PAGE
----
Connections between different devices are made up of different layers, as was shown in the OSI model standard below. The model dictates the 7 different layers which contribute to the transmission of data in a network system.
One of the layers shown above is the transport layer. In this layer, the transmission of data is monitored and secured. There are different security protocols implemented within different data transfer protocols: MQTT, AMQP, CoAP, XMPP, and DDS. You should read that blog first before diving into the security protocols below since which one your product uses depends on the data transfer protocol you choose.
SSL (Secure Socket Layer) and TLS (Transport Layer Security) are two of the most common security protocols used for network communications. The security system implements the method of encryption. In which encryption, by definition, is the method of scrambling data so it would be meaningless when tampered with (or collected over the air). Both SSL and TLS work in a similar fashion, with TLS being the updated version of SSL.
SSL 1.0 was first developed in 1995 and its development has come to a halt in 1998. TSL comes from a similar development background and many companies use it alongside or in place of SSL 3.0. SSL 3.0 has some security flaws so we suggest you use TSL instead.
Image source: DigiCert.com
To establish a connection with another device, the server with SSL/TLS security first sends a cryptographic key to the identified partner. The key provided can be classified into 3 types, a session key, a public key, and a private key. When the connection between devices is first established, the private and public key helps initiate the session key. This session key will last throughout the session and will be terminated when the connection is terminated.
SSL/TSL has 2 types of encryption, asymmetric and symmetric. When you apply symmetric encryption, the system only uses a pair of public keys for encrypting and decrypting. On the other hand, when you apply asymmetric encryption, the system uses the public and private key set throughout the encryption process.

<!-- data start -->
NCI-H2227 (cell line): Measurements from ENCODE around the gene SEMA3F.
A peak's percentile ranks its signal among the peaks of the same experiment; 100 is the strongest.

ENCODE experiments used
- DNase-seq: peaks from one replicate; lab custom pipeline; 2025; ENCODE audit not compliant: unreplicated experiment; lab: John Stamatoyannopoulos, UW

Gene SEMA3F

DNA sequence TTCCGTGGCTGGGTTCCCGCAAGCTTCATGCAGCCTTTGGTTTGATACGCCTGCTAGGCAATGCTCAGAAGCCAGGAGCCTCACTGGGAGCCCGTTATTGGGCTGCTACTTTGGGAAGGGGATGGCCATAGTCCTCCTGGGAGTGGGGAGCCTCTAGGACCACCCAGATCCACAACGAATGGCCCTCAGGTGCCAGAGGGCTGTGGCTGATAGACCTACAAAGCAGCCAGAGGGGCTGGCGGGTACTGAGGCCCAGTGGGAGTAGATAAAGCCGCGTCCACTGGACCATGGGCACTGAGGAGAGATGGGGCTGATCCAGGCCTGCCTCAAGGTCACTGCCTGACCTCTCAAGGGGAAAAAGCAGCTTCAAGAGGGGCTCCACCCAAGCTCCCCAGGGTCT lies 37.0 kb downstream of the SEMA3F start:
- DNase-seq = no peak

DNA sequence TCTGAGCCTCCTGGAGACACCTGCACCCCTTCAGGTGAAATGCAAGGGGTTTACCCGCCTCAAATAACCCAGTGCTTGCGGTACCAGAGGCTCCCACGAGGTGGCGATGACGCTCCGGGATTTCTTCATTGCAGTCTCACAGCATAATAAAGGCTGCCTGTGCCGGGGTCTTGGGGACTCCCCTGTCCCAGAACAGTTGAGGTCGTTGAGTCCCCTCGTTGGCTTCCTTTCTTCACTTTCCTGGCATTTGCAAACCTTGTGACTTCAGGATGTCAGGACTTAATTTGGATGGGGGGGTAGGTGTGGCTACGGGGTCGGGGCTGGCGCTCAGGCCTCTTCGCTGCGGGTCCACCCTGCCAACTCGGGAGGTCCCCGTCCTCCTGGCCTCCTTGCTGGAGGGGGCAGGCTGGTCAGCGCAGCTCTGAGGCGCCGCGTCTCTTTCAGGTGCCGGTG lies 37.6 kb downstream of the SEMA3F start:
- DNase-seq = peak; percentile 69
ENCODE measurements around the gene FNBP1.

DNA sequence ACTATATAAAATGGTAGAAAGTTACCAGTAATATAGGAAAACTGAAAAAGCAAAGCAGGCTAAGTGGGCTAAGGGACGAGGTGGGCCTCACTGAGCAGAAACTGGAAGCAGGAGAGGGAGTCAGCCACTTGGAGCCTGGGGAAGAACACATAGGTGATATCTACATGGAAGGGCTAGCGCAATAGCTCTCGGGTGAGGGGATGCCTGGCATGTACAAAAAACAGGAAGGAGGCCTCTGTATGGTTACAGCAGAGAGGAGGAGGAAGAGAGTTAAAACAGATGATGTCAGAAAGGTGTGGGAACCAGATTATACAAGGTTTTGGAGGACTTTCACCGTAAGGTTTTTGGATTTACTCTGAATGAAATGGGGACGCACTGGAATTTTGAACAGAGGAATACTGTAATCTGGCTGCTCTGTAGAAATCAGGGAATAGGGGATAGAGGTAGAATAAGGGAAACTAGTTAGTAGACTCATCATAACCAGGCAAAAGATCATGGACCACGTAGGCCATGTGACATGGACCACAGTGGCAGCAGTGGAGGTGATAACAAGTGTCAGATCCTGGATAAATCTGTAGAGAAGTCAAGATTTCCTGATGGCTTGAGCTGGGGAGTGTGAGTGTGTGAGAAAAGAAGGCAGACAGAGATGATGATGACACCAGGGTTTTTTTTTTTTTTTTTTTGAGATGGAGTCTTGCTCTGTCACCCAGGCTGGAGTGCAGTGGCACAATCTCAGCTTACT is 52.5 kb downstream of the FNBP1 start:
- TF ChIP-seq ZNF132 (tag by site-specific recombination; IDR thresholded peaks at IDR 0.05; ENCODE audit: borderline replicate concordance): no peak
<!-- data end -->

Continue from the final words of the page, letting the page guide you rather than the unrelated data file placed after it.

The public key, which is visible to all users, is in charge of encrypting (randomizing) the data to be sent across. The corresponding private key, which is only known to the recipient, is in charge of decrypting the sent data. With these public-private key pairs, the encryption and identification of the data transmission process are maintained.
An example of the data layer protocol which implements SSL/TLS security is the MQTT protocol. The MQTT data transmission technique itself has several advantages over other means of transmission, which includes:
- Permission of bidirectional data transfer with a single port. This provides the system with added security. Even with a firewall being set up between the clients and the broker, the communication between the devices can still take place through a single open port.
- Provides client identifier and username/password credentials to authenticate device on application level.
- Only specific brokers are permitted to authorize client credentials. This reduces the chances of interference.
- Enforces QoS (Quality of Service) standard.
- Checks for message delivery statuses.
Datagram TLS is an improved version of TLS. On top of the data encryption that TLS provides, the DTLS also manages data package retransmission when the packet data is lost and assigns sequence numbers within the handshake process.
This security protocol was created by CoAP. CoAP itself has 4 types of security mechanisms, which include:
- PreSharedKey DTLS enabled
- RawPublicKey DTLS enabled. The device has an asymmetric key pair (one public and one private key) without a certificate. Key is validated using the out-of-bound (OOB) mechanism.
- Certificate DTLS enabled. Asymmetric key pair with X.509 certificate which is signed by a common and trusted Root CA.
Simple Authentication and Security Layer. SASL has several command mechanisms, and the 2 most commonly used are anonymous and plain.
When the anonymous is called, the connection is established between a client and queue manager without having any credentials passed. This allows unauthenticated guest access.
On the other side, when the plain command is called, the queue manager requests a username and password from the client for the authentication process.
The AMQP and XMPP protocols implement the SASL security system along with the SSL/TSL encryption system for additional security.
The DDS protocol has its own security service technique. It’s developed more recently than DTLS or TLS, and is made up of 5 SPIs (Service Plugin Interfaces), which provide information assurance to the DDS system. The SPIs include:
- Authentication, in which the identity of the target device is confirmed.
- Access control, in which the devices’ permissions are checked.
- Cryptography, in which all cryptographic operations are carried out (e.g. encryption, decryption) to ensure that the transmitted data is secure.
- Logging, which logs all security-related events, if there is any intrusion attempt or error in transmission.
- Data Tagging, giving tags for each data processed, which lets data be tracked easier.
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